We suggest that you memorize the passage before you have your time in front of the church.  If you have not memorized it, practice it in the following manner: First, read the passage silently, until you have a good working knowledge of the nuances of the passage; then gather your family around and recite it 2 times, and ask for their suggestions. A key objective is for it to sound like the author is saying it, not like you are reading it.

5. Relationship
Look into people’s eyes when you can, and be aware of the personal nature of the blessing you are bestowing upon the people.

6.  Pace
Slow down and remember that nervousness tends to make us rush. Be aware of the pace and keep it reasonable. Listen to the people who are reciting and if you are getting ahead of them, slow down your pace so that they stay with you.

7. Rhythm
Follow the flow of the sentence structure by paying attention to punctuation marks.

8.  Personal involvement
Internalize what you are reading and feel the impact of the words in your own heart.

9.  Precision
Treat every word carefully by clearly by pronouncing the words distinctly.

10.  Completeness
Finish the sentence completely, and don’t throw away the last words by trailing off at the end of the sentence.

11.  Volume
Keep your volume up and proclaim boldly.

12.  Humility
Be aware of the fear of man. Many people are afraid to get in front of a group and read or recite because they care too much about themselves and how they come off, and not enough about the glory of God and the equipping of the saints. They are too concerned about personal embarrassment. It would be a tragedy for any of us to decline to read, and thereby to withhold love and blessing from the congregation, for the sake of our fears.

A Holy and Happy Occasion for the People of God

Remember, the reading of Scripture is not entertainment or a performance. It is a holy activity through which God desires to equip and beautify His church.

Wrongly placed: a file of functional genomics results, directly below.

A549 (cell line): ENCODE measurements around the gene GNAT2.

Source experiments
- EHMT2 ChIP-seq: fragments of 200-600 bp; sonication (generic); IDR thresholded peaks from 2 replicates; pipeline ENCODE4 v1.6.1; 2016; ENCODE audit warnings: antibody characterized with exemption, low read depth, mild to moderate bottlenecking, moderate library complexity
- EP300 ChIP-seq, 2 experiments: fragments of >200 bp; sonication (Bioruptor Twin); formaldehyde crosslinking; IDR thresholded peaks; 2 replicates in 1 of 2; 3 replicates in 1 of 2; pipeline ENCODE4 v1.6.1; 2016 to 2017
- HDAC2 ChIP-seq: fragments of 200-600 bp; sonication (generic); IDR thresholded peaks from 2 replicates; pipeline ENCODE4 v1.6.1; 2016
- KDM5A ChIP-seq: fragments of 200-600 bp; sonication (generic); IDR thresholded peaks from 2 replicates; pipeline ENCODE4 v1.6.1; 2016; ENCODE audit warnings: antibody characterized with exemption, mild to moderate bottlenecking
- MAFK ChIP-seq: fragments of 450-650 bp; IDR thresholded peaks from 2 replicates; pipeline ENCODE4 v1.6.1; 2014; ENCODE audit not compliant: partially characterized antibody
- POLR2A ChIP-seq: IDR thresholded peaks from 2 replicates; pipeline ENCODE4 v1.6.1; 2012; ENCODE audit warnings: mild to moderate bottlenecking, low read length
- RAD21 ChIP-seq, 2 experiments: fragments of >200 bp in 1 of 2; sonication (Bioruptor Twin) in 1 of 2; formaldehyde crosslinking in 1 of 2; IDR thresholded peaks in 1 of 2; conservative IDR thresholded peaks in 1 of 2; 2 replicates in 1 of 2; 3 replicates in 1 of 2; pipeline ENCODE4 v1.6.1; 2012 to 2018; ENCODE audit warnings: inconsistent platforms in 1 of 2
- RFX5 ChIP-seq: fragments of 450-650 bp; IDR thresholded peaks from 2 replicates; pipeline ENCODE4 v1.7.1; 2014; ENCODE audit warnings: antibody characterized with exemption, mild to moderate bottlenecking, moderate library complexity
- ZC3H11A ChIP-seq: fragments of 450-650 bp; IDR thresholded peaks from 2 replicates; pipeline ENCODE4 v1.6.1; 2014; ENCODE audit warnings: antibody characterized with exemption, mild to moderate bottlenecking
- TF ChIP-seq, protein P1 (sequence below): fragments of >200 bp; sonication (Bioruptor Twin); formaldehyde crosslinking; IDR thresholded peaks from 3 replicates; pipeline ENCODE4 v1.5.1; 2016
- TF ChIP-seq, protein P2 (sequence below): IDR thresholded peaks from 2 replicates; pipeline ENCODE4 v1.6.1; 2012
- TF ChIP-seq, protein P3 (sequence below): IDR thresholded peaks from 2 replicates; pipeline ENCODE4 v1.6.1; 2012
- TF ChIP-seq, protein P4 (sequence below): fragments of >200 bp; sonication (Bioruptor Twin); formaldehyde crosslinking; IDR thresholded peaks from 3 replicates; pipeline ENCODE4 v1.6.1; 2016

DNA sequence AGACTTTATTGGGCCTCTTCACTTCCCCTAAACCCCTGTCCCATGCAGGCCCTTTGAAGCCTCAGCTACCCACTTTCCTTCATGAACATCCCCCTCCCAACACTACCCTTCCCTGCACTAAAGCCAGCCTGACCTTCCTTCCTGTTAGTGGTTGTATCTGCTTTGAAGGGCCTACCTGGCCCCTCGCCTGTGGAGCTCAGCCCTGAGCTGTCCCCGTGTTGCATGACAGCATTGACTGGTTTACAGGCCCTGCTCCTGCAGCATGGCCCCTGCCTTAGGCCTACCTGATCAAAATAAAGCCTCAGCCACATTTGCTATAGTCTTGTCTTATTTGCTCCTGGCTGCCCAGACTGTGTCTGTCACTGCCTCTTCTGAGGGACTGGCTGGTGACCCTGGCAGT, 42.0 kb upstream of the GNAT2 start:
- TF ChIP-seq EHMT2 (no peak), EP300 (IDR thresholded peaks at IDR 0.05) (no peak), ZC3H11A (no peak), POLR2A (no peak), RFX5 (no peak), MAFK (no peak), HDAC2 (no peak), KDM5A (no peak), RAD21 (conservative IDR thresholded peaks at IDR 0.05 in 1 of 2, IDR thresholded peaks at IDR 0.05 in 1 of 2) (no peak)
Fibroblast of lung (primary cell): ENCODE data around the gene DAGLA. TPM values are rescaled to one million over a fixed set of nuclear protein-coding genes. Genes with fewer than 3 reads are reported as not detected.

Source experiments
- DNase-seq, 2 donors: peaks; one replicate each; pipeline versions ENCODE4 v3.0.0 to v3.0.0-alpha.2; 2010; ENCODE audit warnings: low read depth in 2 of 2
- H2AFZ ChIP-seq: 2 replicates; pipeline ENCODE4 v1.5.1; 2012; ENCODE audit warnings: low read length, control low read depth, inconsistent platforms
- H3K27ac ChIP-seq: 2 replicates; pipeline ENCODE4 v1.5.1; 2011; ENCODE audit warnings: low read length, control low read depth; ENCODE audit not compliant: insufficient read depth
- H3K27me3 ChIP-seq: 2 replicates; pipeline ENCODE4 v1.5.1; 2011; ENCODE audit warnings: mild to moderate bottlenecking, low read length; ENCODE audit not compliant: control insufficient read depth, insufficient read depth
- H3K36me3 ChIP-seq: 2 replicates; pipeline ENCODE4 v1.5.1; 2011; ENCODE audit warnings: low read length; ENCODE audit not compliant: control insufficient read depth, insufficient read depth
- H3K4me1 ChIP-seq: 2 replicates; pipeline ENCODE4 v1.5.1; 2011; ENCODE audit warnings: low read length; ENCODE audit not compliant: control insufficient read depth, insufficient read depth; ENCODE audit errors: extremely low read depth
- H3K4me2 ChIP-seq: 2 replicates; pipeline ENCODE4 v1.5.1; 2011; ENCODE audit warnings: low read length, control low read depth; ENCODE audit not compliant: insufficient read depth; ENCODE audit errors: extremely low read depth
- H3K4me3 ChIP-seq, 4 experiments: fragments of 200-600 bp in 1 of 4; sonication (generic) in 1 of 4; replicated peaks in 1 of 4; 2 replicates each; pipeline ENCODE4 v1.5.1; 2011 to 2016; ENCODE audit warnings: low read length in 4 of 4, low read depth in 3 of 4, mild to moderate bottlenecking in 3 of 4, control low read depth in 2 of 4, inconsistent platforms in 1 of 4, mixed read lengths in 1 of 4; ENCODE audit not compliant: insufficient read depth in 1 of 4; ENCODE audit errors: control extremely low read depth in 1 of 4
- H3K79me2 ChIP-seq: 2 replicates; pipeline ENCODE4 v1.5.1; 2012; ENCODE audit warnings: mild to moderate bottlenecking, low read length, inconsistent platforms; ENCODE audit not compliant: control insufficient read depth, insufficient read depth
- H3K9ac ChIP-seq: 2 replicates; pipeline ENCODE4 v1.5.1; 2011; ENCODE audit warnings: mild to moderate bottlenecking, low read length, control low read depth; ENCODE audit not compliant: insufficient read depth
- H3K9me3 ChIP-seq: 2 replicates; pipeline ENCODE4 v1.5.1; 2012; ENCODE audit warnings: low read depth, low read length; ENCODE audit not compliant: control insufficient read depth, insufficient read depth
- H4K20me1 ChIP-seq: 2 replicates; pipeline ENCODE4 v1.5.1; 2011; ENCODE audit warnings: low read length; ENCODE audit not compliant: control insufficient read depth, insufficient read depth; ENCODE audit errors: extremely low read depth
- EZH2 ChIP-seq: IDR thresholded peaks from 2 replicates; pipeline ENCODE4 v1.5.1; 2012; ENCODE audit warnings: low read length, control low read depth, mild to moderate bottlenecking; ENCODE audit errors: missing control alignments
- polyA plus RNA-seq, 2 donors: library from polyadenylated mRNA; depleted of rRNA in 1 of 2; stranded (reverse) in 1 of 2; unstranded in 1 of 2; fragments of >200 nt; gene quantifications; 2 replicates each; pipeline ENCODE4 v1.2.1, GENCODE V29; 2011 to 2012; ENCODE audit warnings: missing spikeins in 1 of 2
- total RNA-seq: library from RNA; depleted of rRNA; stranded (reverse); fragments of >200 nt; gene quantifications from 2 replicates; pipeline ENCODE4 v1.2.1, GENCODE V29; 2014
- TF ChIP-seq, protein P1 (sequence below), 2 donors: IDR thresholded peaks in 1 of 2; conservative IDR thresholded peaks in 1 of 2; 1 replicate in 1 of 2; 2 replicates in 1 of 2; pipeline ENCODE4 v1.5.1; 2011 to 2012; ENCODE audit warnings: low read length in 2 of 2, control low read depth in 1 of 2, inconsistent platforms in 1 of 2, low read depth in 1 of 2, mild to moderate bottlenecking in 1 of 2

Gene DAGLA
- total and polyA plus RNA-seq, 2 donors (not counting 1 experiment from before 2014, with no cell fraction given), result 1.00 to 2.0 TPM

Deuteronomy 31:10-13 makes it clear that long readings of Scripture were common in Israel.  When Moses was aging (120 years old) and getting ready to pass the baton to Joshua, he issued a command to gather everyone together every seven years and read the entire law.  This most likely means that they would read the Pentateuch: Genesis, Exodus, Leviticus, Numbers, and Deuteronomy. 

There was a fourfold purpose for Moses’ command: First, to hear the law of God; second, to learn to fear the Lord; third, to help the people carefully observe all the words of the law; and finally, for children to hear it.

Approximately 800 years later, Nehemiah 8:1-12 records an event in obedience to Moses command: the reading of the Pentateuch to all of the people, from the youngest to the oldest.  Here is an actual account of how this was done in the days of Nehemiah after the Babylonian captivity. During the captivity, the people did not seem to carry on the practice of reading the law every seven years at the Feast of Tabernacles. 

I would like to bring out six observations of this event:

  1. The Word of God was given honor and prominence (8:1).
  2. It was a diverse crowd with men, women, and children of all ages (8:2).
  3. There was a significant amount of time spent reading the Law of God (8:3).
  4. They stood up to respect the Law of God (8:5). 
  5. They were strengthened by the joy that resulted from the reading (8:10-12). 
  6. The result was repentance and refreshment.

We pray this kind of response will be the result of our readings of Scripture in the meetings of the church.